Business model and competition
Easymylife charges a commission from the professional for each transaction on the platform which ranges between 15 - 25% depending on the service. Their average ticket size is about Rs 400. They estimate that in a market such as Mumbai, which has 15 lakh middle class households who require these services twice times a month, a realistic 5% market share would mean 5000 transactions per day from Mumbai alone.
Over the last quarter, India has seen growth in the on-demand services sector. There are players like Local Oye, UrbanClap, Doormint, TimeSaverz, housejoy, Mr. Right and Zepper offering on-demand service professionals for different needs. Another player in this field is Bookmybai, which focusses on maid hiring services in India. On the global front Amazon, Thumbtack, Red Beacon, Task Rabbit Handy are in the same segment of on demand professional services.
Sumit added “ The revenue models maybe the same but the approach and business model we have taken is different. I see most players adopting the marketplace model, and that is something that we have not looked at. We are more focused on the crowdsourcing angle, i.e., creating a C2C model and acting as an intermediary.”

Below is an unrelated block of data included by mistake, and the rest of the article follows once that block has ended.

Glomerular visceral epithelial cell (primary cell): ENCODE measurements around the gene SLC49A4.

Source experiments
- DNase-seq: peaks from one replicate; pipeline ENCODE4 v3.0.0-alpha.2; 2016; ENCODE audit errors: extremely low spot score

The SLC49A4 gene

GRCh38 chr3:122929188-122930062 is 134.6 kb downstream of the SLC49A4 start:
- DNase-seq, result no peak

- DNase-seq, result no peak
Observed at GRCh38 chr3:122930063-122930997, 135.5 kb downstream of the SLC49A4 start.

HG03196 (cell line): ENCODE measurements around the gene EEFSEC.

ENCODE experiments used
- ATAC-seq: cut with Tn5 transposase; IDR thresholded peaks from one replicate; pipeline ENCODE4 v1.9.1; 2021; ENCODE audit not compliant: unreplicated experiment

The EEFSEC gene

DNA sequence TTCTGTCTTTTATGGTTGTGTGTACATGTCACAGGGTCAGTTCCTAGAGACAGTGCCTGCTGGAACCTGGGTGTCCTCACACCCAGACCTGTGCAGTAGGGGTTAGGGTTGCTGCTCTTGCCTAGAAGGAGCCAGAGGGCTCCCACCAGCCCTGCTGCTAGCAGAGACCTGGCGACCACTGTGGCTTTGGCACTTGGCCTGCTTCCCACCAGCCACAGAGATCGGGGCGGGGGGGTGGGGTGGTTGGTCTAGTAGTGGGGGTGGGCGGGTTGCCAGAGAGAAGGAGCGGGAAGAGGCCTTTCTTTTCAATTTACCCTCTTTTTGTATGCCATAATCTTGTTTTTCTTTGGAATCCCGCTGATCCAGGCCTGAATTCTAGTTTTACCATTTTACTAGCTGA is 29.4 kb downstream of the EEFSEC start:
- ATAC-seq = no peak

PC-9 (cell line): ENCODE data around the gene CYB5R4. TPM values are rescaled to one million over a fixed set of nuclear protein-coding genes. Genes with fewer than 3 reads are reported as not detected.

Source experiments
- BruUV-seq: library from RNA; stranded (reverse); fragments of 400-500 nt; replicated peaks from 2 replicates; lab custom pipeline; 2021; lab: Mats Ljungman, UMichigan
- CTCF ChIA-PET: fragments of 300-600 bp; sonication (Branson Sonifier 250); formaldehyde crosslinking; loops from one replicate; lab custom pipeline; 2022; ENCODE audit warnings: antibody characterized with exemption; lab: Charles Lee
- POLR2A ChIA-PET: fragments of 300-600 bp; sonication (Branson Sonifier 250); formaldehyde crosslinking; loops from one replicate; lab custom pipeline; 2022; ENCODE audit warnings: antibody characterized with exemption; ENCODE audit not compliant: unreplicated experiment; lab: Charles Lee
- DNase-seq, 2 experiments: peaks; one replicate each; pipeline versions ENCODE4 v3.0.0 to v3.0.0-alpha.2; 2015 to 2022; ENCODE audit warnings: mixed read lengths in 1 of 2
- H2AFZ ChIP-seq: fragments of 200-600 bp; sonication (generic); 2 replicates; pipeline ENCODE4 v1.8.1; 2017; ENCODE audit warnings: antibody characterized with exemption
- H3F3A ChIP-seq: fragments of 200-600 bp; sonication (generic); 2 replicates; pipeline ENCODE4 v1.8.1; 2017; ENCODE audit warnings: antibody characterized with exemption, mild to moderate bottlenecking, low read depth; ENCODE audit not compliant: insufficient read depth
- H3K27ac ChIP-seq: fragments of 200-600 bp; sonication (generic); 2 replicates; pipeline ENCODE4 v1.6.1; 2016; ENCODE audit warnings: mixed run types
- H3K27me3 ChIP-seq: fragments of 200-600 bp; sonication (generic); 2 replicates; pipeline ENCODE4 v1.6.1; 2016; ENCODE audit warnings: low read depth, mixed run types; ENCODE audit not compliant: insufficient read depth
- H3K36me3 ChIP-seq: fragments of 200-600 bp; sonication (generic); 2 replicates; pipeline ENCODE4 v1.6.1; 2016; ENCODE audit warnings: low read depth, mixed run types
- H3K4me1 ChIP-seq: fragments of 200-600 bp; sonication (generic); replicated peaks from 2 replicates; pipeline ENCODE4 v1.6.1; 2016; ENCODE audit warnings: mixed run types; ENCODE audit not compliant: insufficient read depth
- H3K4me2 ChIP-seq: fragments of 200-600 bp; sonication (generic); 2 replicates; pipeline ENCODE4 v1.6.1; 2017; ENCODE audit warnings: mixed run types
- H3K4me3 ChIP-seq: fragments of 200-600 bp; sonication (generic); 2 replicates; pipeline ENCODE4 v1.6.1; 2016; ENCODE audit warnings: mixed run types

Another difference is that Easemylife is not looking at big ticket solutions, such as water tank cleaning, house cleaning, appliance repair etc., as they feel that they are not recurring enough. He added:
We are only looking at skilled human services on hourly or fixed visit rates which are smaller in ticket size but recurring in nature. There are about 22 such services and our current objective is to open them up for the consumers.
Challenges faced and future plans
They found that about 95% of the professionals could read regional languages, 80% could read Hindi and 15% could read English. To cater to this need, their professional-facing app is now available in Hindi, English and Marathi.
Every professional that signs up with them has to go through a police verification. They found that the process is generally tedious and cumbersome, and most professionals are not confident of going through with it. So Easemylife has signed up with an agency to carry out this activity on behalf of the professionals. They also bear the costs of this compliance. So far they have provided income for more than 75 unemployed people in the past few months.
Easemylife is currently self-funded, and is in the process of raising seed capital through a group of angel investors. They also plan to launch their iOS app in a month. They are looking at getting a firm foothold in Mumbai, and opening up more services one by one. By end of Q3, they plan to open up four more services and scale to 400 bookings per day.